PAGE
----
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Friday 20 January 2023

Reviews: Riverside, Black Star Riders, Hollow Hour, The Lightbringer Of Sweden (Reviews By Matt Bladen)

Riverside - ID.Entity (InsideOut Records)

Who are we? Why are we here? What's the purpose of it all? These questions and more are what Polish prog mavens Riverside are trying to answer on their eighth studio album ID.Entity (ID/ Entity/Identity get it?). A 53 minute exploration of life, the universe and everything, these questions broached not with the humour of Arthur C Clarke but instead it's wrapped in a melancholy that I last experienced on Porcupine Tree's most recent outing.

Perhaps due to their 20th Anniversary compilation, Riverside seem to have regressed back to their earlier sound with this new album, the heaviness of more recent output having been stripped back to the basics of just Mariusz Duda's emotive vocals and rhythmic bass/electric and acoustic guitar, Piotr Kozieradzki's excellent drumwork, the wide ranging keys/synths/Rhodes/Hammond of Michał Łapaj, used to brilliant effect on Big Tech Brother, and the debut of Maciej Meller on electric guitar, taking the position of Piotr Grudziński, for the first time on an album.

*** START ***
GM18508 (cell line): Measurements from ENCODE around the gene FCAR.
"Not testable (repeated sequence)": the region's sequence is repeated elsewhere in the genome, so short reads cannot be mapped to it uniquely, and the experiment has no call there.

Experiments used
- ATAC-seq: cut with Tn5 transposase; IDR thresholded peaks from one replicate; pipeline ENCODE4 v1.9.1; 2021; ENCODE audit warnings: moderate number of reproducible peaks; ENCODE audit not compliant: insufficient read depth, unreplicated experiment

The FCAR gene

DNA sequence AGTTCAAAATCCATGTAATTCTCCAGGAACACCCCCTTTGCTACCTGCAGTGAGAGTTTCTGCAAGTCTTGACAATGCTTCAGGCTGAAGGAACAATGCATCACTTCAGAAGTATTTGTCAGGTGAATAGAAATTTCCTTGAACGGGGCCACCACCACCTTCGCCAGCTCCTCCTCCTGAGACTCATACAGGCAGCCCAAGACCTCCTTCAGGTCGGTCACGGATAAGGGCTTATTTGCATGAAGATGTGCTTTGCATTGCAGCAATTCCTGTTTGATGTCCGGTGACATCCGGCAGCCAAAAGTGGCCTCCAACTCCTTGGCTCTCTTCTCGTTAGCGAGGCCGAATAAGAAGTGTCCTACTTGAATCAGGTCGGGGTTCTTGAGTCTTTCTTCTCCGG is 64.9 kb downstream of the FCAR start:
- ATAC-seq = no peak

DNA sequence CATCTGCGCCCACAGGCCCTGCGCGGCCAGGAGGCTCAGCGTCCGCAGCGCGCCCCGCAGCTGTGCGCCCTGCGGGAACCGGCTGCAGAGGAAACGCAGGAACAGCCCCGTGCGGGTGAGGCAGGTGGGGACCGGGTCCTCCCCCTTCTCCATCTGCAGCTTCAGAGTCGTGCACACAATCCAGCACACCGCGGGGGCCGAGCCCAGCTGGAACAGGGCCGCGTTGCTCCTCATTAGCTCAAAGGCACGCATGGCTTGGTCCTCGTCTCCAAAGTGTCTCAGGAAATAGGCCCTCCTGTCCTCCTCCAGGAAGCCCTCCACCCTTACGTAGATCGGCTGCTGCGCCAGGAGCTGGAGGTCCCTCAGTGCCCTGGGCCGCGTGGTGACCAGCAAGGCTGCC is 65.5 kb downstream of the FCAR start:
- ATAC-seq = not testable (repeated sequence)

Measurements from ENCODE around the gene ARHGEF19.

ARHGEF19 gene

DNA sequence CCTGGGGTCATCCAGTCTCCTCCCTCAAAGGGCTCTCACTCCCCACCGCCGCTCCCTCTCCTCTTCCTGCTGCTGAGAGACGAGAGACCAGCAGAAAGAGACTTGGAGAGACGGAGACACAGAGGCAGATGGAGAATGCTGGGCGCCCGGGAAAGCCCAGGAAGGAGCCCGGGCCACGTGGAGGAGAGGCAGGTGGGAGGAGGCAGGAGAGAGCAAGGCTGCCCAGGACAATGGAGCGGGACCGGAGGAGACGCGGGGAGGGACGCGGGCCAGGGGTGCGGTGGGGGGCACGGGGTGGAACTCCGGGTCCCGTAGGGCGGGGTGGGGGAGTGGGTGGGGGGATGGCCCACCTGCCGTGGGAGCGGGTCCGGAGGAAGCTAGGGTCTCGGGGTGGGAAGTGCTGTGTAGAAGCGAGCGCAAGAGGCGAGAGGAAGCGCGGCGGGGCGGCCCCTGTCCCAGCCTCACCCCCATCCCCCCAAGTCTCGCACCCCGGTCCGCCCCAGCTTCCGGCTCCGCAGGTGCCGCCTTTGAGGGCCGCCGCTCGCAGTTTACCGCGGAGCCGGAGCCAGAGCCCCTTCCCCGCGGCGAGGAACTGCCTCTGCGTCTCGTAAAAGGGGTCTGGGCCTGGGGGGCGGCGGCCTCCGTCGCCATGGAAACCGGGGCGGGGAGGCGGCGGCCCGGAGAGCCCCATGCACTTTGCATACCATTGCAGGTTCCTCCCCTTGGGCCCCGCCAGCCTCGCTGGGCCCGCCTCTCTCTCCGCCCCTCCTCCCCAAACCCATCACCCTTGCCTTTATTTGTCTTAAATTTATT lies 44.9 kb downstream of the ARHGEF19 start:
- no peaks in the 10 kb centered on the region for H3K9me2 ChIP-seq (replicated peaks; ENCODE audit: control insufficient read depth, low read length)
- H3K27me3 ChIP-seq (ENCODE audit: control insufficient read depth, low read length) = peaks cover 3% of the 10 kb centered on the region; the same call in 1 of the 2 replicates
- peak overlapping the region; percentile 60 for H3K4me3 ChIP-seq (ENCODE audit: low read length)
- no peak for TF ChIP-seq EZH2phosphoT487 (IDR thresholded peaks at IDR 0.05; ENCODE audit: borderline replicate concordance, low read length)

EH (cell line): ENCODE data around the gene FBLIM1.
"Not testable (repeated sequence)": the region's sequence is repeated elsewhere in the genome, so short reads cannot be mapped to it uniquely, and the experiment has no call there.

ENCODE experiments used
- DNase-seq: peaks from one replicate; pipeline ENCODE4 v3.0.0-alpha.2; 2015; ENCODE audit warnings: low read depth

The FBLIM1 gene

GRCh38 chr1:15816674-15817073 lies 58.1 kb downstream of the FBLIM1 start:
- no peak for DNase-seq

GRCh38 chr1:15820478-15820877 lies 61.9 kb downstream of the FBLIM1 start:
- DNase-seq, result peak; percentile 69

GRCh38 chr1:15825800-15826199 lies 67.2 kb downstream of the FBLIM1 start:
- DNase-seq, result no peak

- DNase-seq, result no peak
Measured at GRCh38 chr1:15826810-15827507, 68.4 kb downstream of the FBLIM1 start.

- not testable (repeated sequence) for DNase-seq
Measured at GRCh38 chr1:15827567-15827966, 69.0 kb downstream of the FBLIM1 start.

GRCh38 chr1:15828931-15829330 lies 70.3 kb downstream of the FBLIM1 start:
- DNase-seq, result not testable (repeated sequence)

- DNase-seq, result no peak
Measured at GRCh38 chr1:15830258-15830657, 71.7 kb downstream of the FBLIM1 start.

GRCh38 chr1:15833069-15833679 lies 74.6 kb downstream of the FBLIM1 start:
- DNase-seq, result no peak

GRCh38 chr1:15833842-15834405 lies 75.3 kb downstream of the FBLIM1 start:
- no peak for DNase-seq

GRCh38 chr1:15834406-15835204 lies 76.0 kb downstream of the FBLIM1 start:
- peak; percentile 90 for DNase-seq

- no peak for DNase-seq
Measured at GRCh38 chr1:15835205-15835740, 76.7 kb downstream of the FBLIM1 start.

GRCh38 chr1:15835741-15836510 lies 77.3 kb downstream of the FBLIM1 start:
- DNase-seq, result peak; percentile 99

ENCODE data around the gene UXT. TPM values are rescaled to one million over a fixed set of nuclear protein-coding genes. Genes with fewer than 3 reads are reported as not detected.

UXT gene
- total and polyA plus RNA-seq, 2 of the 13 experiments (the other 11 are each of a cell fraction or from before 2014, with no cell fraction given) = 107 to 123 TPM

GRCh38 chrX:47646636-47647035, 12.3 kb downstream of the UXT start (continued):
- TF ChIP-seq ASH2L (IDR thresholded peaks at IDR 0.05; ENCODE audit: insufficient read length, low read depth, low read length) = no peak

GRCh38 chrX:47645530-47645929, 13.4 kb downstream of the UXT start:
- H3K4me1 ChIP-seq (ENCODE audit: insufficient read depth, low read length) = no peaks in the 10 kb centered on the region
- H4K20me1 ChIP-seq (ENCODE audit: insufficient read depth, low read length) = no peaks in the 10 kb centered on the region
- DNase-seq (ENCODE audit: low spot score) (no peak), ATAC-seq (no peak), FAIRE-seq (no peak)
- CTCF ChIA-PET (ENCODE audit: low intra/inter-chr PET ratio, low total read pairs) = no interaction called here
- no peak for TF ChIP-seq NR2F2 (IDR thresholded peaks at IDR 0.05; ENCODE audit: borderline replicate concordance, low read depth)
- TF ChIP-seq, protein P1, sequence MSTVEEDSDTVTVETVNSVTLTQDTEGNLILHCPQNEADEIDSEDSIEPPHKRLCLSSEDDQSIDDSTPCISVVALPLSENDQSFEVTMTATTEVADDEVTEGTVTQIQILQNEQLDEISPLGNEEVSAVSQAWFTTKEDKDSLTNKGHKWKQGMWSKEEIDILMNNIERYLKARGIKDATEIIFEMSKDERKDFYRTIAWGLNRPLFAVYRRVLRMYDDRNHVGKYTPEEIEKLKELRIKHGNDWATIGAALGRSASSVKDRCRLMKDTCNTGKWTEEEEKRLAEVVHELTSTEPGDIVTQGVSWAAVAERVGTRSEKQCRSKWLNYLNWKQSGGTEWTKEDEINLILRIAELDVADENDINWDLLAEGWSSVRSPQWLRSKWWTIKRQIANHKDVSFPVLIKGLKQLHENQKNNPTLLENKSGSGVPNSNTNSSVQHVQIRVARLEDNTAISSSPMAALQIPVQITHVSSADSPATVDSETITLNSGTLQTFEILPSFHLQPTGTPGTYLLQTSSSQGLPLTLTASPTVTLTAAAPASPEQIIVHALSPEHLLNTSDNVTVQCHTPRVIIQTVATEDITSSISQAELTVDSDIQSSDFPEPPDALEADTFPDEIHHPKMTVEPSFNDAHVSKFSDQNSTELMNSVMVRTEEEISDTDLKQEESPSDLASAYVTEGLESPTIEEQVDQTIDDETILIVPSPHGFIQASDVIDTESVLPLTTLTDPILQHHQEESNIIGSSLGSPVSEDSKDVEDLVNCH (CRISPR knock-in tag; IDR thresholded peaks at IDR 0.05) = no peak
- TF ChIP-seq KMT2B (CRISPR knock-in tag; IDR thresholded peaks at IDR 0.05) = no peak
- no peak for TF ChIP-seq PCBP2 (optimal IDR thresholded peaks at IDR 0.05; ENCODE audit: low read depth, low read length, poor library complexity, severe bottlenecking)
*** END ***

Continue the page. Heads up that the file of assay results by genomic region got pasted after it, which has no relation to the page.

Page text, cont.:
I say that these are the 'basics' as they have always been the key sounds of Riverside, but throughout their career, they undulated and evolved in a multitude of different way, but as I've said it seems as if Riverside have looked back to their initial style that was closer to bands such as Porcupine Tree or Pineapple Thief, but also looking forward with the 'next' chapter of the band. It's the Warsaw band re-establishing their identity, thus the title of the record. With lyrical inspiration drawn from the divisions, the reliance on technology, propaganda and various other depressing aspects of today.

Duda especially interested in conspiracy theory's on tracks such as the grooving, brooding but melodic Post-Truth, the sometimes upbeat attitude of the Riverside of the past now wallowing in the claustrophobic sneer of Steven Wilson or even Mikael Akerfeldt, the mellotron-meets-acoustic driven The Place Where I Belong sees Riverside, truly shift into the darkness with a song that could come from Fear Of Blank Planet or even Pink Floyd's Animals, the paranoia upped to another level as Michał Łapaj and Maciej Meller dual with their respective instruments as Duda gets as nasty and poetic as Roger Waters in both the lyrics and delivery.